Alumni Spotlight: Chemical Kim

image4Over the past 10 years I’ve taken my love of teaching chemistry to the community and volunteer bringing hands-on learning to schools, organizations, libraries, the children’s hospital, and television science segments on ABC affiliate stations (WZZM 13 in Grand Rapids, Michigan and ABC7 in Fort Myers, Florida). I present a blend of smart and entertaining hands-on science activities that motivate kids to continually question and investigate their world. My encouragement is to never stop being curious and never stop seeking the answers.

In addition, I utilize mobile technology in my teaching in the chemistry classroom, laboratory, and science outreach. I’ve authored several technology grants and have led several workshops at local colleges and schools teaching on the integration of mobile technology in the classroom.

I started into the education program at MTU as a junior as a result of two friends majoring in mathematics that convinced me to join them. I really wasn’t expecting to go into teaching. I loved chemistry and was planning on a career as a research chemist. Standing in front of a group of people was always so fearful to me. As I got farther into the education program, I started to discover how much I was enjoying my classes. It got me thinking how many college chemistry professors really don’t know how to teach. This motivated me more in the education program at MTU. I started to feel like I could be that change and teach chemistry better than it was taught to me. The education program at MTU gave me that “face your fear and find your passion” moment. I faced my fear of being in front of a group of people and found a passion that made everyday of going to work since, a joy.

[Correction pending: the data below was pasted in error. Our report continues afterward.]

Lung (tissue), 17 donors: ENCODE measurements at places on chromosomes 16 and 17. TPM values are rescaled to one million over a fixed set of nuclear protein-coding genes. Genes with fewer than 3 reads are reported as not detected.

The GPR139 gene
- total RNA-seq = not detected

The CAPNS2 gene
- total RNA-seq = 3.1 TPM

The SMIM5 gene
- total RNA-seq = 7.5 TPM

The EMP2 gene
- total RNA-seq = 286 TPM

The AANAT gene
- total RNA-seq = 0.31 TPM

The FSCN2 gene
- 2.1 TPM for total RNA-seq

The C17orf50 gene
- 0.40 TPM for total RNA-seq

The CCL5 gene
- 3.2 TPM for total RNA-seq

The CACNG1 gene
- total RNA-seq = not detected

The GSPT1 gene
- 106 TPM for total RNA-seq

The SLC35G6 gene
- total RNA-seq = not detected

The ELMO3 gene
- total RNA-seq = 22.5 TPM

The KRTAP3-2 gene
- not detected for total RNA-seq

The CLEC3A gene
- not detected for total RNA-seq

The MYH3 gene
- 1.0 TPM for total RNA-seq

My advice to current teachers is to do what you love. If you don’t find a love in your subject or in teaching it, don’t force it. The teaching world is filled with too many who complain about teaching, students, and the hard work for so little pay. Yes, the pay is little and yes, the work is hard… but if you love it, you will not regret a day of your career choice. You will make a difference to the world because you’re giving the good part of yourself, the happy part.

Always be yourself and do not teach a particular style just because that’s how you were taught. Teaching is always evolving and be ready for constant change. The best experiences you can bring to the classroom are your life experiences. Use your personality and life experiences to make the best environment for learning. In the early years of your teaching, keep learning more hands-on about your subject and education. Substitute teach, participate in research, attend workshops and seminars, become active at your school. And if you have time, volunteer in your community.

If you’re enjoying teaching, then your students are probably enjoying learning. And if your nervous, that is good because nerves means you care. The day I’m not nervous or a bit scared to go into a classroom might be the day I might be ready to retire from teaching.

To learn more, check out Chemical Kim’s social media sites: www.youtube.com/scistudiowww.chemicalkim.com


World Class Expert on Cognitive Systems Engineering Visits CLS

Dr. Robert HoffmaIMG_2692n, world renowned expert on cognitive systems engineering and Senior Scientist at the Institute for Human Machine Cognition (IHMC), gave a talk on April 9, entitled, “Integrated Model of Macrocognition” for students and faculty in Cognitive and Learning Sciences and Human Computing Center at MTU. IHMC, based in Pensacola, Florida, is a leading organization in research to understand and extend human capabilities and technologies.

Dr. Hoffman is working with MTU Faculty, Dr. Shane Mueller on a DARPA project to develop explainable AI.